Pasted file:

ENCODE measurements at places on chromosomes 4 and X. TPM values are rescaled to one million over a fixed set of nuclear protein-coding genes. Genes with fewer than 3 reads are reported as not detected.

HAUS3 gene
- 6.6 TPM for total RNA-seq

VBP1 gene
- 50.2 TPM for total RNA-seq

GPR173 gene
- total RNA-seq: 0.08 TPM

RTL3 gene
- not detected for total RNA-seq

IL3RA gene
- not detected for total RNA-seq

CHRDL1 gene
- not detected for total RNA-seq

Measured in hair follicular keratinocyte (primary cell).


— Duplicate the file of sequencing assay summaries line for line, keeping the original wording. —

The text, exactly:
ENCODE measurements at places on chromosomes 4 and X. TPM values are rescaled to one million over a fixed set of nuclear protein-coding genes. Genes with fewer than 3 reads are reported as not detected.

HAUS3 gene
- 6.6 TPM for total RNA-seq

VBP1 gene
- 50.2 TPM for total RNA-seq

GPR173 gene
- total RNA-seq: 0.08 TPM

RTL3 gene
- not detected for total RNA-seq

IL3RA gene
- not detected for total RNA-seq

CHRDL1 gene
- not detected for total RNA-seq

Measured in hair follicular keratinocyte (primary cell).